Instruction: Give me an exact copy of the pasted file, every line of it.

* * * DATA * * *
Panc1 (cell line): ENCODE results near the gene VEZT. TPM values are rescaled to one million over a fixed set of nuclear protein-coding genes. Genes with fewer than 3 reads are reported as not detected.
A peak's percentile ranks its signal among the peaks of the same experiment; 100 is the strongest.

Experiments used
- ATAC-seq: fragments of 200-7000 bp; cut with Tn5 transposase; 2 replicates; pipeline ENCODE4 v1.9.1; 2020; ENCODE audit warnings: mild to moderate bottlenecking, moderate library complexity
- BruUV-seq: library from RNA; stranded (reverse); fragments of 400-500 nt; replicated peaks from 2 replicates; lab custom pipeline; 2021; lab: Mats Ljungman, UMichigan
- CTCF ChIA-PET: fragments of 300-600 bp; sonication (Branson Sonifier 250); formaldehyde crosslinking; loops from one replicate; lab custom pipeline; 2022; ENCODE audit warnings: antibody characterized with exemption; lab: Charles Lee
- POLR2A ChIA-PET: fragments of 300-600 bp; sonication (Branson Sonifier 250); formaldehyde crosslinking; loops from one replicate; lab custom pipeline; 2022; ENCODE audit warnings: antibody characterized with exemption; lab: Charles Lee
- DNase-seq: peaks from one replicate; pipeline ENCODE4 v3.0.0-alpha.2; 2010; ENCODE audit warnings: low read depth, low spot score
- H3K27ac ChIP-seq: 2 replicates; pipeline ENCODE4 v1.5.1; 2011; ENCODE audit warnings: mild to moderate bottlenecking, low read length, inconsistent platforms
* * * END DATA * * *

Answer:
Panc1 (cell line): ENCODE results near the gene VEZT. TPM values are rescaled to one million over a fixed set of nuclear protein-coding genes. Genes with fewer than 3 reads are reported as not detected.
A peak's percentile ranks its signal among the peaks of the same experiment; 100 is the strongest.

Experiments used
- ATAC-seq: fragments of 200-7000 bp; cut with Tn5 transposase; 2 replicates; pipeline ENCODE4 v1.9.1; 2020; ENCODE audit warnings: mild to moderate bottlenecking, moderate library complexity
- BruUV-seq: library from RNA; stranded (reverse); fragments of 400-500 nt; replicated peaks from 2 replicates; lab custom pipeline; 2021; lab: Mats Ljungman, UMichigan
- CTCF ChIA-PET: fragments of 300-600 bp; sonication (Branson Sonifier 250); formaldehyde crosslinking; loops from one replicate; lab custom pipeline; 2022; ENCODE audit warnings: antibody characterized with exemption; lab: Charles Lee
- POLR2A ChIA-PET: fragments of 300-600 bp; sonication (Branson Sonifier 250); formaldehyde crosslinking; loops from one replicate; lab custom pipeline; 2022; ENCODE audit warnings: antibody characterized with exemption; lab: Charles Lee
- DNase-seq: peaks from one replicate; pipeline ENCODE4 v3.0.0-alpha.2; 2010; ENCODE audit warnings: low read depth, low spot score
- H3K27ac ChIP-seq: 2 replicates; pipeline ENCODE4 v1.5.1; 2011; ENCODE audit warnings: mild to moderate bottlenecking, low read length, inconsistent platforms